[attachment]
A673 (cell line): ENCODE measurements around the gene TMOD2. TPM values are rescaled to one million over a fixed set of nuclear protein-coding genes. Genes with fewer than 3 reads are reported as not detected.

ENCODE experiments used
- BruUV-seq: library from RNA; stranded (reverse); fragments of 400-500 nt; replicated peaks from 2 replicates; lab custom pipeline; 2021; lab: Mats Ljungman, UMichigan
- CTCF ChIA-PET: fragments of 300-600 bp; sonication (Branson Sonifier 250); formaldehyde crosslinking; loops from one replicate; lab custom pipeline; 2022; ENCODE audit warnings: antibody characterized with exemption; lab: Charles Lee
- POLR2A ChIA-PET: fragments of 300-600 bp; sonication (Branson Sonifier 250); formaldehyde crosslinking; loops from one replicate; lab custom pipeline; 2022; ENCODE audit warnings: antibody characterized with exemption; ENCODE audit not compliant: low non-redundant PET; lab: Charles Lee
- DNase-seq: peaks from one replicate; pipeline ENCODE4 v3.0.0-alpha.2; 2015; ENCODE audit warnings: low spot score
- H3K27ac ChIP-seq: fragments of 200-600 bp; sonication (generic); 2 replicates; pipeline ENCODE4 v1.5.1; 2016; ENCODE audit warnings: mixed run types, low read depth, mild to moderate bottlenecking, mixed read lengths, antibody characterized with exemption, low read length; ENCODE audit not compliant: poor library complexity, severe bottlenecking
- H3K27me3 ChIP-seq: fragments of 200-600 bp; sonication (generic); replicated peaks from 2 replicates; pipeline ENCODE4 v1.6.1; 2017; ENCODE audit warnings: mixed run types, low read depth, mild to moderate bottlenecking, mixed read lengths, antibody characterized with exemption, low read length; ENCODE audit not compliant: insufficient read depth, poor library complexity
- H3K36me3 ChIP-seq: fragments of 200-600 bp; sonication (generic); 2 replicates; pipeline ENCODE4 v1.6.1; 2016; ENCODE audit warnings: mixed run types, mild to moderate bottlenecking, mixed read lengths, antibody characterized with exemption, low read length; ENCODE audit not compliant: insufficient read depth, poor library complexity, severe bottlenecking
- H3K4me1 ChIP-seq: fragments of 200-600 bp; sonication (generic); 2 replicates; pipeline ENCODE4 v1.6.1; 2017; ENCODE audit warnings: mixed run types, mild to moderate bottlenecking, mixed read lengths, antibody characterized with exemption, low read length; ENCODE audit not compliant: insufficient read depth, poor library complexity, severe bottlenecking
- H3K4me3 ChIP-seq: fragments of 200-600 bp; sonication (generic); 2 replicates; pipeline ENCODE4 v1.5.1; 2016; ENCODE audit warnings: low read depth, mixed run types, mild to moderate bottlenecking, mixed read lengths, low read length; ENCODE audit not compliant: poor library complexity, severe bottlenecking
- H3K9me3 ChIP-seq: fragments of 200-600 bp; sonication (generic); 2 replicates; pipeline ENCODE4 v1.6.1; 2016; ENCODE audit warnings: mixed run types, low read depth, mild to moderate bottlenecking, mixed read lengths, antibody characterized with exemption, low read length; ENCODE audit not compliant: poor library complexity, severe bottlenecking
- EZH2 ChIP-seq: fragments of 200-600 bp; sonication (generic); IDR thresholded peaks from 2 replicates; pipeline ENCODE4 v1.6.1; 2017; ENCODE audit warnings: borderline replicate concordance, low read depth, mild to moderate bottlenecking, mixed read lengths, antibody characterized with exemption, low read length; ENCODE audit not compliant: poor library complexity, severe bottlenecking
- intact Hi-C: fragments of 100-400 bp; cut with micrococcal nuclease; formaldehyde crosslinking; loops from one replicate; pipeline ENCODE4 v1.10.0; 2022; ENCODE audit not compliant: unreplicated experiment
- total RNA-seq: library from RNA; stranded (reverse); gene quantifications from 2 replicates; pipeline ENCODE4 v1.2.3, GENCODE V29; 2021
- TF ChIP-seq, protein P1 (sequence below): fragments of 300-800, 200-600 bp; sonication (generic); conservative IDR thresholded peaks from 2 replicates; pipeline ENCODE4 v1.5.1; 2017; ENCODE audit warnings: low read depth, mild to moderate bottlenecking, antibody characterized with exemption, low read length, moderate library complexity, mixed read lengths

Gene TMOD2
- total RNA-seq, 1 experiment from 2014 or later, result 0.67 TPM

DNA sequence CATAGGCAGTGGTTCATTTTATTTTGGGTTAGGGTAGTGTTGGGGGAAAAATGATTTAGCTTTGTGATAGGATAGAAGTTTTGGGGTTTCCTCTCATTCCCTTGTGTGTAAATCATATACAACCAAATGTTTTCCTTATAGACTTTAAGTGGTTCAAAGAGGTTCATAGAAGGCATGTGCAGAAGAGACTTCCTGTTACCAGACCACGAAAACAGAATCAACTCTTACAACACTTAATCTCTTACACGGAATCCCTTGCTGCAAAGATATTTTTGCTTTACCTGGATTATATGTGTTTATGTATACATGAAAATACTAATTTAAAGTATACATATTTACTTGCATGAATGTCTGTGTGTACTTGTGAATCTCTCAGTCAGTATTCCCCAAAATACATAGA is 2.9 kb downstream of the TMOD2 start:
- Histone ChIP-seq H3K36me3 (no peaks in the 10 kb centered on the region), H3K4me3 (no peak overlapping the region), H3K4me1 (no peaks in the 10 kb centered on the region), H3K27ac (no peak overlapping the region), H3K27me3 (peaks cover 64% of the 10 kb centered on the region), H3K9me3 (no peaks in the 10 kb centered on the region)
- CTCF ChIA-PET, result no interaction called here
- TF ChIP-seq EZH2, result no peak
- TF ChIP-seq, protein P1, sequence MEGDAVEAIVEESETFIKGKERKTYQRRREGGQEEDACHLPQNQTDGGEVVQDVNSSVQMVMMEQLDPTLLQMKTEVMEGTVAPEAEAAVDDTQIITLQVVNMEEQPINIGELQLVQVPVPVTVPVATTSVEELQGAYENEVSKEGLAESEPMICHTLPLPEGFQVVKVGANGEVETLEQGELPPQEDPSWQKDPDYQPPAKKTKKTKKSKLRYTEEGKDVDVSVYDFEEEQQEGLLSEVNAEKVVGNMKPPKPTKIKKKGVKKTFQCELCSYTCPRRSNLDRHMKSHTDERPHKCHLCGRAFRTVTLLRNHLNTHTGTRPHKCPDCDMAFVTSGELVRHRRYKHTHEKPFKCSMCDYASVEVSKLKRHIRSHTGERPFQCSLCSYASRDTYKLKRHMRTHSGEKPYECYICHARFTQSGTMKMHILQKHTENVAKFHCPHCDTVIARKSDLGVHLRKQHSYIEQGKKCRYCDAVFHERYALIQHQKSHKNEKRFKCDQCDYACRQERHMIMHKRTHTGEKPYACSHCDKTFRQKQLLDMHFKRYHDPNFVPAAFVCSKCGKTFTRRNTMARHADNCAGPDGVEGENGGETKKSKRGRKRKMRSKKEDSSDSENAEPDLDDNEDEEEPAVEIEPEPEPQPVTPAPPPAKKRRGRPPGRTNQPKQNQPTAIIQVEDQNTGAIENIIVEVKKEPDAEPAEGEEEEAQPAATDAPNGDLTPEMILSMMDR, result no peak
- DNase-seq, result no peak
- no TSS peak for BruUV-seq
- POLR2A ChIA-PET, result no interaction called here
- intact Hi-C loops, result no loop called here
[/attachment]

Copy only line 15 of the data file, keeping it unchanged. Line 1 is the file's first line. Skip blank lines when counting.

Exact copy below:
- total RNA-seq: library from RNA; stranded (reverse); gene quantifications from 2 replicates; pipeline ENCODE4 v1.2.3, GENCODE V29; 2021